PLOT: A young Colorado woman is forced to rebuild her life when her wedding day turns into the funeral of her fiance and she starts discovering his secret past.
With a little help from your friends, even in the face of catastrophe and heartache, you can accomplish miracles.
That is the hopeful if bittersweet theme of Catch And Release, which features Jennifer Garner in her most well-rounded, most serious and most grounded starring role.
Garner is a post-hippy gal living in Boulder, Colo. We meet her on her wedding day, which has now morphed into the funeral for her intended, a reckless extreme-sports enthusiast who has died in an accident.
In the aftermath of the tragedy, she relies on his circle of male friends -- who are now her circle, too -- to rebuild her life. The grieving is complicated by the sudden discovery of her fiance's tangled past, including a secret that changes everything. It throws her whole being into an emotional vortex.
Meanwhile, she also discovers that each of the friends -- played by Timothy Olyphant, Sam Jaeger and the irrepressible actor-filmmaker Kevin Smith -- has his own agenda. So does a wildcard gal played by Juliette Lewis, who is completely off the wall. The other key player is Fiona Shaw as the dead guy's manipulative mother.
Catch And Release is the work of screenwriter Susannah Grant, who earnered an Oscar nom for the screenplay of Erin Brockovich and also penned the underrated Curtis Hanson drama, In Her Shoes. With the new movie, Grant makes her directorial debut.
The filmmaking is not always satisfactory. Some passages seem overwrought and unbelievable, as if the project veered into sitcom territory for a few scenes and then jumped the shark into melodrama. But, for the most part, Catch And Release (the title refers to the practices of the fishing fanatics in the story) is involving and occasionally endearing.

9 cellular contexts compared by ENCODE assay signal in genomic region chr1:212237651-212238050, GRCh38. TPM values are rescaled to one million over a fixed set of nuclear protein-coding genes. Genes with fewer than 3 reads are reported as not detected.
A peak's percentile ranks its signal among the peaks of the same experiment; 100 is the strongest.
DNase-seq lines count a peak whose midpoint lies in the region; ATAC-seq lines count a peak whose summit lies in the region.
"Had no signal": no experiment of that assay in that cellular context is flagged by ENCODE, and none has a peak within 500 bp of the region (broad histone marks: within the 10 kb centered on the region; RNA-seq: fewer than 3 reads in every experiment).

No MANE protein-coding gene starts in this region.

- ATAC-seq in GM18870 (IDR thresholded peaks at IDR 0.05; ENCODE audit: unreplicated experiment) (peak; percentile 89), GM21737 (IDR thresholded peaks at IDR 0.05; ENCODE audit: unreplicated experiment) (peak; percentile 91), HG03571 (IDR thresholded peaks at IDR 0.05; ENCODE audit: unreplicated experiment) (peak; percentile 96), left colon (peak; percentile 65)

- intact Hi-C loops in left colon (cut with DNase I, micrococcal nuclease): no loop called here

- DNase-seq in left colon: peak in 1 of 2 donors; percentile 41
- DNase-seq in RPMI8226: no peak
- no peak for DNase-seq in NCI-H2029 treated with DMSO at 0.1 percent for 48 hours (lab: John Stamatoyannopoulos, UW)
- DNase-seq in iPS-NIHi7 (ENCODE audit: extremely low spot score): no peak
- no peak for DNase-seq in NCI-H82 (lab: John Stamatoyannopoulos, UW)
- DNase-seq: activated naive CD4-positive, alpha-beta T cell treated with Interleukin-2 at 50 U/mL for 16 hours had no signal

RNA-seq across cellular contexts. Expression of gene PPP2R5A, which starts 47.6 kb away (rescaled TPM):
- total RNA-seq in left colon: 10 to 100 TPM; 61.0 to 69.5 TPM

It certainly is well acted. Garner is enormously appealing as a leading lady, partly because she seems oblivious to the need to look glamourous. On the funeral day, she should look dreadful. On recovery days, she sometimes looks haggard. On other days, she looks funky, like a New Ager would in a mountain city in Colorado. And, when it counts, she looks fabulous, in a girl-next-door way that makes her flesh-and-blood real.
As for leading man Olyphant, he is wonderfully subtle, using his eyes and his wane smile to convey more than dialogue would. This is an actor who, now that he is maturing, could become a major star. Everyone else here is really good, including wacky Lewis in the movie's most difficult role.
But it is Smith who steals the picture whenever he is on screen. This is the first major "acting" role he has had outside one of his own pictures. Smith claims he is not really an actor and doesn't know what he is doing. But he is no fraud, not with these chops, this gumption, this sense of timing. This is not Silent Bob Redux.
While he reportedly drove Grant bonkers because he could or would not follow her script, Smith brings huggie-bear appeal to his role as one of the inner circle who rallies around Garner. Yet he has his own deep-rooted issues, his own bitterness over the loss of his friend. He expresses it in sarcasm and in his eating disorders (and Smith is ballooning up huge in real life, so he did not need body padding to play the fat-guy role). There is pathos here.
Catch And Release is all character-driven. You laugh and you cry, as the cliche goes. You get involved. This may not be Oscar material for 2007, but it is a decent way to spend time at the Bijou.
BOTTOM LINE: Jennifer Garner shows a fresh new face in this bittersweet romantic comedy. Timothy Olyphant has star potential. And Kevin Smith shamelessly steals scenes to deliver the laughs.
(This film is rated PG)